Take no part in the unfruitful works of darkness, but instead expose them.
— Ephesians 5:11
God is so much better to us than we deserve. For the past fifty years, baby murder has been considered legal in the United States by decree of the Supreme Court. For the vast majority of that time, most Americans—both pro-life and pro-abortion—have understood that the thing in the womb being terminated is a unique human life. Nevertheless, over the past five decades, upwards of 60 million babies have been killed in our nation. And somehow, even for most conservative, pro-life Americans, it takes a gruesome atrocity to re-invigorate any semblance of a robust opposition to abortion.
The latest example of such an atrocity is the recent revelation of five murdered babies in Washington, D.C. Most of these little ones appear to have been in at least the late second trimester, and one seems to have reached full-term and killed by a partial-birth abortion. The images of these children are shocking and horrifying—there is no mistaking these human babies for anything else than children made in God’s image.
Now, it is true that something like this merely exposes the brutality and wickedness of every abortion; all 60 million abortions performed in our country are murders, and all will receive just retribution from God. However, it is also true that some sins are more brazenly egregious than others.
As the Westminster Larger Catechism explains: “All transgressions of the law of God are not equally heinous; but some sins in themselves, by reason of several aggravations, are more heinous in the sight of God than others” (Westminster Larger Catechism, 150). The catechism goes on to explain some of what makes certain sins more offensive: “if against means, mercies, judgments, light of nature, conviction of conscience… if done deliberately, willfully, presumptuously, impudently, boastingly, maliciously, frequently, obstinately, with delight, continuance, or relapsing after repentance” (Westminster Larger Catechism, 151). The moral outrage, therefore, which follows after such revelations as these bodies in Washington is appropriate—conscience and nature alike testify to the particular evil of these abortions.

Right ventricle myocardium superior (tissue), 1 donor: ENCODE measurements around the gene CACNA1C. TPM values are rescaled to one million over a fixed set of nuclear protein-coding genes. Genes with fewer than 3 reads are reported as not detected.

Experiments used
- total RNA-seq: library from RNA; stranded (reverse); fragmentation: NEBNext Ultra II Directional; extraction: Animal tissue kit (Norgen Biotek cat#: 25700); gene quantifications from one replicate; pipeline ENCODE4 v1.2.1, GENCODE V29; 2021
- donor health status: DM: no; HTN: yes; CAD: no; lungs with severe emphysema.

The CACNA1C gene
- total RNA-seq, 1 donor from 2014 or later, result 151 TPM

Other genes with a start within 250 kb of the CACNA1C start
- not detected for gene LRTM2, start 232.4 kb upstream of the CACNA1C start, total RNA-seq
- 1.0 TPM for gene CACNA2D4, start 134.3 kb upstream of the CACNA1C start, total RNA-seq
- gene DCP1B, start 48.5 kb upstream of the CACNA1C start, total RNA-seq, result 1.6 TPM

Although there is not a difference in kind between a six-week abortion and one of thirty-six weeks, there is a difference in degree. A mother, father, and abortionist who conspire to kill a six-week-old preborn child are guilty of sin and ought to be held accountable; however, the sheer brazenness and disregard for the plain light of nature that is necessary to obtain and perform an abortion at such a point where the child is unmistakably a human baby is sin on a higher level.
As counterintuitive as it may seem, it is actually a gracious reality on God’s part to allow us to see these kinds of murders take place. When images such as those of the children murdered in D.C. are made public—when the brutality of abortion is seen in such a horrifying manner—it serves to shine a light upon the evil of sin. It exposes the works typically done in darkness and allows all to see that these very crimes against humanity are committed in our nation every single day by the thousands. While it is extremely natural for Christians to see these images and lament as we point the accusing finger at our depraved and deranged culture, we ought rather to be reminded that judgment begins at the household of God. The failure of the American church ought to be our first conviction.